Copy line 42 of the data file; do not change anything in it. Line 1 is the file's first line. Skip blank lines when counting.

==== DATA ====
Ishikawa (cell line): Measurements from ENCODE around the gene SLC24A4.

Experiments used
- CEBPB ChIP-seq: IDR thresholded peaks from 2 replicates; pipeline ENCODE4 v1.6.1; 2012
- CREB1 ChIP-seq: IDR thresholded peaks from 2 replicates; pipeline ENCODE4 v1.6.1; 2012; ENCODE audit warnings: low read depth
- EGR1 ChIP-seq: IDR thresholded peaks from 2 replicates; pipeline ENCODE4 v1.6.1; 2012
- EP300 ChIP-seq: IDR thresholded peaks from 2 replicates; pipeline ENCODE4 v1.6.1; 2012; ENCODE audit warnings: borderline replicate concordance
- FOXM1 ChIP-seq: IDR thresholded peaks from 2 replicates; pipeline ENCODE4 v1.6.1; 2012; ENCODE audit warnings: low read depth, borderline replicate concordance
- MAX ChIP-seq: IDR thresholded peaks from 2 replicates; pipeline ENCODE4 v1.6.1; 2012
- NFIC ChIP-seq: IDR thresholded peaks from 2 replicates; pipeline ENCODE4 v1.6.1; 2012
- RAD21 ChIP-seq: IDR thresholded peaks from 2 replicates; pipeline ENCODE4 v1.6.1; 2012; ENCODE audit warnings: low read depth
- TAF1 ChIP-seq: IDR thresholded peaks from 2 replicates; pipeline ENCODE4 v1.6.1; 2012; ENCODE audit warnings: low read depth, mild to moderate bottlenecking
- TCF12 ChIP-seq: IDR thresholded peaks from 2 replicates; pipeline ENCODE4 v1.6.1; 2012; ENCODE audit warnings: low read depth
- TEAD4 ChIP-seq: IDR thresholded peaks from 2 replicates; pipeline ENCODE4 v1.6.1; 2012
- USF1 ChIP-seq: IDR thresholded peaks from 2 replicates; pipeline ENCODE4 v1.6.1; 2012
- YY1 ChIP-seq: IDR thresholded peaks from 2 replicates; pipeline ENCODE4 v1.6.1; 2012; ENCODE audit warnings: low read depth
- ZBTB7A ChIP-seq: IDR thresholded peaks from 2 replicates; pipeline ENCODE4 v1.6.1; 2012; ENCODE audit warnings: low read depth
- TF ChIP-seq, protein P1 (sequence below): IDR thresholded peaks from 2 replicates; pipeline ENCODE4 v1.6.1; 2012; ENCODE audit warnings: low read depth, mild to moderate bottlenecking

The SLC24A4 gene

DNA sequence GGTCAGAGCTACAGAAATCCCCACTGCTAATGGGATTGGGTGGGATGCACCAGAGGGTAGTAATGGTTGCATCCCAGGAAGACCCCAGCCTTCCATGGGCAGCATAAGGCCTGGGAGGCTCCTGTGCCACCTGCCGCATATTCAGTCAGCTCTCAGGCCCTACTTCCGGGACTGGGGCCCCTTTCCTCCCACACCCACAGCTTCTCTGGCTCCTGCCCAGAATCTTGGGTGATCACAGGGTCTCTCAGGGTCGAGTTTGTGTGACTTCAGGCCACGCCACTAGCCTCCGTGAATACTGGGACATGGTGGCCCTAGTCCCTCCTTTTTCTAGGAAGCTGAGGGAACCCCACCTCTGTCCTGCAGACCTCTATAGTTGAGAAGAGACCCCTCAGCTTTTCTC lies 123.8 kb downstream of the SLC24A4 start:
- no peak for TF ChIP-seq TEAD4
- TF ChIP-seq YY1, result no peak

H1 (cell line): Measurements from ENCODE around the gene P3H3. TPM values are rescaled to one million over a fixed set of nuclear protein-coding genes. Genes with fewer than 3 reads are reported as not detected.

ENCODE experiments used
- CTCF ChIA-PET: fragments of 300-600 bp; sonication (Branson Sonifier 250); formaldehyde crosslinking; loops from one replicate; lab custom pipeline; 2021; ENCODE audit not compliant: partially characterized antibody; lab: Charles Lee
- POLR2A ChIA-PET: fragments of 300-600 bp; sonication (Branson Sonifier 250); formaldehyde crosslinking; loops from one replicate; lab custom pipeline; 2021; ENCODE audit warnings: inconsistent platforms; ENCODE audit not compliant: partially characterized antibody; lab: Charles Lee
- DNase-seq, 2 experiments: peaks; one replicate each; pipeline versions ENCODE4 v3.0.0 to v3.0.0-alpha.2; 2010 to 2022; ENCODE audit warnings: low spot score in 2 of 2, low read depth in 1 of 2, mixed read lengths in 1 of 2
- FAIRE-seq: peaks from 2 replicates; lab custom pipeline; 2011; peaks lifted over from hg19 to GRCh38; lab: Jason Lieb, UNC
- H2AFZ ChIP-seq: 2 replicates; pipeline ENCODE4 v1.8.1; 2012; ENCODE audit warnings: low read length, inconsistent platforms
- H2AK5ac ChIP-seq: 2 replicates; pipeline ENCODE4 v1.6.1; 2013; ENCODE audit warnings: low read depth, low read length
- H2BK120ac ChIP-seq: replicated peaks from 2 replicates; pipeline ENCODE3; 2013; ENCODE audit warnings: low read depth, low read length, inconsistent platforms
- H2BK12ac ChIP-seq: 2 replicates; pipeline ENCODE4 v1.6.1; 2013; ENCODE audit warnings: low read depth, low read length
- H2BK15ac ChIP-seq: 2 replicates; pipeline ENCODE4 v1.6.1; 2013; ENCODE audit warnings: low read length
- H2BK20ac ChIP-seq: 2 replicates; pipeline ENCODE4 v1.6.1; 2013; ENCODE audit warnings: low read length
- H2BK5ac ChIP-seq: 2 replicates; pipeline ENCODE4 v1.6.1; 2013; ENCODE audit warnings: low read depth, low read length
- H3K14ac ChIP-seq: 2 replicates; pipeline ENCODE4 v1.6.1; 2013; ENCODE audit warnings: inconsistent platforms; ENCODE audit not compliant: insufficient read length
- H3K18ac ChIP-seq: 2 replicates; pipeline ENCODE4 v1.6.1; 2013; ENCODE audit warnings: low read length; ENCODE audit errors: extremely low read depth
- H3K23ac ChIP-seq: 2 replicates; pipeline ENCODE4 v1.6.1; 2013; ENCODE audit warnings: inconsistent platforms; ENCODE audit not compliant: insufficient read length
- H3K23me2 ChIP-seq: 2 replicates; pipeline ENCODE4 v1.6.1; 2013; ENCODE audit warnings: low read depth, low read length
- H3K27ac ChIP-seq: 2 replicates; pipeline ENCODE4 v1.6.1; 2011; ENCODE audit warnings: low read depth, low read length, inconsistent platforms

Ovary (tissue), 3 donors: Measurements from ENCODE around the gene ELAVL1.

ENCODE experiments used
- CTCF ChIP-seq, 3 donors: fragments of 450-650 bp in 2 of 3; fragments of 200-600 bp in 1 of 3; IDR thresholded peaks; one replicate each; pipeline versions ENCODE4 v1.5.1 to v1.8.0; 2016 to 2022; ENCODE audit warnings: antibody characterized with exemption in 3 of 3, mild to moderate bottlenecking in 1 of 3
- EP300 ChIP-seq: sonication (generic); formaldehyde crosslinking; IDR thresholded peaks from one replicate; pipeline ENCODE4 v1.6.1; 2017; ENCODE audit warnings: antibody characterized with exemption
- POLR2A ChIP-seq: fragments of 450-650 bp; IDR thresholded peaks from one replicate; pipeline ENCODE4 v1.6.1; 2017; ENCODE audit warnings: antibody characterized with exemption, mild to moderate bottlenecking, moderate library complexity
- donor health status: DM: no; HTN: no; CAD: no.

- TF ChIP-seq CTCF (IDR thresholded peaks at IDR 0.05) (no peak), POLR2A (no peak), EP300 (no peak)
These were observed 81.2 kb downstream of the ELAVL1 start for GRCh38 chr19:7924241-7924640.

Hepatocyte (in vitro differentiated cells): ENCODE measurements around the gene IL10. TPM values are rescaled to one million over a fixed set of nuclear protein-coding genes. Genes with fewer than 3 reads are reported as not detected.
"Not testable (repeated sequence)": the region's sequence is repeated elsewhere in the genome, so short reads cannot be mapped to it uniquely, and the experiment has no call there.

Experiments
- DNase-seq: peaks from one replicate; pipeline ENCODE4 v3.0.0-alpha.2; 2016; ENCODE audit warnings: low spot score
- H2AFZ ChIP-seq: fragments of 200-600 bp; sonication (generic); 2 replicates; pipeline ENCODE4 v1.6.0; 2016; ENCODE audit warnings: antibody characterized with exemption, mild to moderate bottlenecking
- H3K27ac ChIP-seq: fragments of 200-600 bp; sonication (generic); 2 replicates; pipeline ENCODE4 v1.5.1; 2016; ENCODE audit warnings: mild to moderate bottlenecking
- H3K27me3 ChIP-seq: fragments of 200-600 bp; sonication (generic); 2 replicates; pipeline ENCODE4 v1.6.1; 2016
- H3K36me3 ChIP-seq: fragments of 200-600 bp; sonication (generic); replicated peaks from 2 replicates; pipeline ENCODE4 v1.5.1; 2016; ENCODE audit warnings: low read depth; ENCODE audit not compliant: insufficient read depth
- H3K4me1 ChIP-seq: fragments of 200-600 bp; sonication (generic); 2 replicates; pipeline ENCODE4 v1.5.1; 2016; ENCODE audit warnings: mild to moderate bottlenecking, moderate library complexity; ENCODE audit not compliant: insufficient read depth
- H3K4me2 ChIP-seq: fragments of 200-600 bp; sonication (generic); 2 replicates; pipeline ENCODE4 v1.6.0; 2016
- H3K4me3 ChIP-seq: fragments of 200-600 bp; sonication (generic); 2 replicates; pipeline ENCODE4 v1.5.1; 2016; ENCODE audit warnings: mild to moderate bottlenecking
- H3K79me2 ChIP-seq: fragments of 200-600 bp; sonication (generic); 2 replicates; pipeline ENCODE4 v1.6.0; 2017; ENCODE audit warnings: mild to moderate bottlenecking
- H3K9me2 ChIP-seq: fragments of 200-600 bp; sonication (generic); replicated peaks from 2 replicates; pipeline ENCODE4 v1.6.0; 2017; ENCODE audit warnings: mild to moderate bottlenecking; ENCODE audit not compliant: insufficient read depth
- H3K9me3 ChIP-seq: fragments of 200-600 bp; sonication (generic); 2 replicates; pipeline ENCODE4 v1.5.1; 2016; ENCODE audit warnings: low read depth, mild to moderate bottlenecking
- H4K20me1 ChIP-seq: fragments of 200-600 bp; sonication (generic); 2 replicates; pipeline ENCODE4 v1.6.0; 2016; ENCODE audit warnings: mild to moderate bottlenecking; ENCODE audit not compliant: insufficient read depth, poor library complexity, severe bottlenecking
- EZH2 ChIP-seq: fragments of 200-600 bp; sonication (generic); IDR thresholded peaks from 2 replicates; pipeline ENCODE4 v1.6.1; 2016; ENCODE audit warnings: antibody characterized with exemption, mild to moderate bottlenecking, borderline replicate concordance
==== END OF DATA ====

- CTCF ChIP-seq, 3 donors: fragments of 450-650 bp in 2 of 3; fragments of 200-600 bp in 1 of 3; IDR thresholded peaks; one replicate each; pipeline versions ENCODE4 v1.5.1 to v1.8.0; 2016 to 2022; ENCODE audit warnings: antibody characterized with exemption in 3 of 3, mild to moderate bottlenecking in 1 of 3